Hat Induced Creativity

a-woman-wearing-a-beret-and-gloves-remie-lohse

As the days get colder, the highly calibrated temperature sensor on the top of your head signals that some personal thermal protection may indeed be required. Now depending upon the hairocity concentration of your free flowing follicles, some individuals may not be the slightest bit concerned about the impending climatic cold change, whilst others with a large abundance of heat radiating skin will rapidly adopt the adornment of a suitable item of frabrical barrier resistance.

But with closer inspection, the observer will notice that head thermal fortification is chosen by all people, regardless of their follicular ability, age or sex. Yes, it seems that everyone wants to wear a hat. At first consideration, the process of selecting the right hat for your head would appear to be linked to fashion, warmth, or perhaps comfort, but no, this is surprisingly not the case.

In an obscure study recently published in the latest edition of Vogue magazine by some rather curious PhD students at a rather fashionable university in Melbourne, a theory has been proposed that has sent shockwaves through the millinery community. Apparently, the choice of one’s hat has a direct correlation with the creativity of the individual wearer, with some hats signalling extreme innovation tendencies.

Now, for any HR Managers reading this blog post, this hat theory provides a unique opportunity for you to effortlessly improve the innovation tendencies of those working within your corporate office with the simple placement of a hat upon your employee’s heads. But wait, not just any hat will suffice!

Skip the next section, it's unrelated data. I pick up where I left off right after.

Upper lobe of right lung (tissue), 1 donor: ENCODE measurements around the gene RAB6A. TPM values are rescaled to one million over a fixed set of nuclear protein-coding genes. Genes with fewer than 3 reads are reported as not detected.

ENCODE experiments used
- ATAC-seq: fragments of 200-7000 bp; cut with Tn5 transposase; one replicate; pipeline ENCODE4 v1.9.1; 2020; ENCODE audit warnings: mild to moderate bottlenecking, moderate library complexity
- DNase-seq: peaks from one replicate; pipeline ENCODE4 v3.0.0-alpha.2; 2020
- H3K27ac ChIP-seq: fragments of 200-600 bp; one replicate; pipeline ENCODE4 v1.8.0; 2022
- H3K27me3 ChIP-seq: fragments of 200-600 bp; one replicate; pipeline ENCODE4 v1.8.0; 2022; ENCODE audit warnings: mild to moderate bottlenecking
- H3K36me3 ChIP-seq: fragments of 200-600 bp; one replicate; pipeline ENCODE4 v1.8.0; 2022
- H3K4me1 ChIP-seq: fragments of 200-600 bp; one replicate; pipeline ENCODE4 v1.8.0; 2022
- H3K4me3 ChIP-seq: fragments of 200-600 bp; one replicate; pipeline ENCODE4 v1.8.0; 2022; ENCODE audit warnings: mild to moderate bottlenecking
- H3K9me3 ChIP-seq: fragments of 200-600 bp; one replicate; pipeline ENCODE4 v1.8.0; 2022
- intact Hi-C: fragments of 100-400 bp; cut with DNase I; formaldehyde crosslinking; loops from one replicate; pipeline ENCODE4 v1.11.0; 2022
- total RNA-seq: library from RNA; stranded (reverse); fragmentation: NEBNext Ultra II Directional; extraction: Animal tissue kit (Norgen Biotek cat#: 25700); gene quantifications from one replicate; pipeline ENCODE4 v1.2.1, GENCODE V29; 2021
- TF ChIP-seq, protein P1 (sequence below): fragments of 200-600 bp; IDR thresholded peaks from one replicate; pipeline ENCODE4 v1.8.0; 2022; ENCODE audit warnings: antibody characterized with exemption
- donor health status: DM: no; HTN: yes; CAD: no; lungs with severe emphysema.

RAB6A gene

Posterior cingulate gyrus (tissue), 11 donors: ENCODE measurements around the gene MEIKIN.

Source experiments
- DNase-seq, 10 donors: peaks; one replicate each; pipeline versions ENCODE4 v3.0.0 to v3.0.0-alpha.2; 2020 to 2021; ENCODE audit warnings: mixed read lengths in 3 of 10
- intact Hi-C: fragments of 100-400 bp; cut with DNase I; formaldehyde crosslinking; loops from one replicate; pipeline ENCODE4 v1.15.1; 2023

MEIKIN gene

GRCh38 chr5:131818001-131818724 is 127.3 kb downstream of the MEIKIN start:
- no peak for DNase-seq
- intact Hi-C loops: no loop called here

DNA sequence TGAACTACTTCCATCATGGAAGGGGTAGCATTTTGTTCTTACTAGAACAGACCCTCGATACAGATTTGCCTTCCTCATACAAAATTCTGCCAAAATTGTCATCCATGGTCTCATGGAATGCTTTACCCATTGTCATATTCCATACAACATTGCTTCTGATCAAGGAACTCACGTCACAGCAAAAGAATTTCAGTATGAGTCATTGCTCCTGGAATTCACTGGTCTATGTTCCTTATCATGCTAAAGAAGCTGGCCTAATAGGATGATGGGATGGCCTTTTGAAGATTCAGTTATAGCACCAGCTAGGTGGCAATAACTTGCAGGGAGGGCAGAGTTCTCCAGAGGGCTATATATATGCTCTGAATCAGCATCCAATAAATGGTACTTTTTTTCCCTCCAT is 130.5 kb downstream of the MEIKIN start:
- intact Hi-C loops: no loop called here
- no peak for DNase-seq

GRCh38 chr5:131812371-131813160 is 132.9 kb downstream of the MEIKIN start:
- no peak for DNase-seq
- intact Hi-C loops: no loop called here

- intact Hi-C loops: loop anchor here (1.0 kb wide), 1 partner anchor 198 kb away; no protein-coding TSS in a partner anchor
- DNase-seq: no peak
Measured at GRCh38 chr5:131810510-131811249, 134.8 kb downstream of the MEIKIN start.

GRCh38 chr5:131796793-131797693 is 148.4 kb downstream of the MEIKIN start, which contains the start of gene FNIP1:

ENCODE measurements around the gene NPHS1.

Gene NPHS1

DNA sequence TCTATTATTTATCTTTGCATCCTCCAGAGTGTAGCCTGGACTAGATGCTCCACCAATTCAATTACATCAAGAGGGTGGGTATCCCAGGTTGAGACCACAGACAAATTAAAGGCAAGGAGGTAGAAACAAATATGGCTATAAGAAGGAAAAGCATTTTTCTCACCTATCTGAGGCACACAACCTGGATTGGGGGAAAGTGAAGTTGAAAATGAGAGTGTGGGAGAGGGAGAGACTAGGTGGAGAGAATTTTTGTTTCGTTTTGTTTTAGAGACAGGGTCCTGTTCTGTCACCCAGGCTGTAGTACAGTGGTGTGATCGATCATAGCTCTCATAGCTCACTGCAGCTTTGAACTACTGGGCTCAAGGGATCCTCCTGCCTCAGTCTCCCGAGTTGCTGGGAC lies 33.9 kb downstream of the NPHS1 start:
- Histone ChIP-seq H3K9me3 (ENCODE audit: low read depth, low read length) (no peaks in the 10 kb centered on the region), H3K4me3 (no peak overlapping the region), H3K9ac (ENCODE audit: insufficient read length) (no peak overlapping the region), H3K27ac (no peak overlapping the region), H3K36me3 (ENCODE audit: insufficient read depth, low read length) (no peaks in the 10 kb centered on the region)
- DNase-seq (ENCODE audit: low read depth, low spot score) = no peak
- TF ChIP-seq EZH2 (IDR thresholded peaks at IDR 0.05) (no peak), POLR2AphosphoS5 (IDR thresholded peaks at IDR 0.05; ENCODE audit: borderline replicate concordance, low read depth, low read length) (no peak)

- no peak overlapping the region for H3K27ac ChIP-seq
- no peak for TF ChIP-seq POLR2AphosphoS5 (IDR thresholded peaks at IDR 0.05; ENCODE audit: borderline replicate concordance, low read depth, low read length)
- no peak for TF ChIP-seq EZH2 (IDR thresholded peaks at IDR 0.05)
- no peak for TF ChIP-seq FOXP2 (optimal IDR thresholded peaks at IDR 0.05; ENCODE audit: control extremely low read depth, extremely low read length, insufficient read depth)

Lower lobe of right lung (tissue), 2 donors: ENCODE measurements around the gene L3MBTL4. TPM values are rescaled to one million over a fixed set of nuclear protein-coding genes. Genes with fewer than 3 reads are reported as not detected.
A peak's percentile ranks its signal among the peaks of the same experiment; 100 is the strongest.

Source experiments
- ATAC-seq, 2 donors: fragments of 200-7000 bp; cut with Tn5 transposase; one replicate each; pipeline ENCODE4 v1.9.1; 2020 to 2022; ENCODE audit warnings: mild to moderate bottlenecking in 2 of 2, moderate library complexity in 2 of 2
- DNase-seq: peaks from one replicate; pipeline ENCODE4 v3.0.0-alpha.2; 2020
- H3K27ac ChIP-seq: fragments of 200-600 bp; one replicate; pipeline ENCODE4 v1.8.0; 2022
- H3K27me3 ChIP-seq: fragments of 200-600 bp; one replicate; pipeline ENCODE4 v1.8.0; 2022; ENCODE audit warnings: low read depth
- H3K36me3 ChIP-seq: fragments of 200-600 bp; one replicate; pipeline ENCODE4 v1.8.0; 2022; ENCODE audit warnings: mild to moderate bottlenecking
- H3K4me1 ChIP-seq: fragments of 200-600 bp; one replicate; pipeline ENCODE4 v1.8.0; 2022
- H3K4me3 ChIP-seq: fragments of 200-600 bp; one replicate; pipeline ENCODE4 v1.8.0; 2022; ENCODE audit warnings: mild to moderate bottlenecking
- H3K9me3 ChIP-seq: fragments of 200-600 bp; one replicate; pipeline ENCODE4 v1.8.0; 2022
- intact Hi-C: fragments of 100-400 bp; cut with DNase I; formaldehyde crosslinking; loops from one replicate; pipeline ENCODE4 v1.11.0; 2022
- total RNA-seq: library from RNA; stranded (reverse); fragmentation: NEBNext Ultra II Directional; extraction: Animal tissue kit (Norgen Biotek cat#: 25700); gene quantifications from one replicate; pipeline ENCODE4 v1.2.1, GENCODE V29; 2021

Those curious PhD students reported that the following hats provided the greatest innovation benefit:

The Beret: This remarkable hat has been providing creative inspiration to the wearer for centuries*, just consider the vast array of famous actors, painters and other wise individuals, so QED on this one!

The Beanie: For extreme cold environments, this hat reportedly provides the optimum thermal protection. The wearer also has numerous opportunities for creative personalisation via the selection of many colours, and the bigger the pompom on top, the more innovative the individual.

The Corner Tied Handkerchief: For some strange reason this hat has greatest favour with the English, particularly in the summer months. But should you meet someone attired with a white decorative hankie on their head in winter, well, these people will be extremely different and unique, so much so that some caution may be required prior to any interaction.

Yes, there are many other hat choices, but to foster a culture of innovation in your business that is foolproof, the beret and beanie are proven catalysts of creativity. So what are you waiting for? Go out and place a hat on your head! You will be warmer, stylish, wiser and many thoughts will start to quickly permeate, well, so says the theory developed by those curious PhD students, and I believe them!

 

*https://thinkingfuturethoughts.wordpress.com/2015/08/16/its-the-stalk/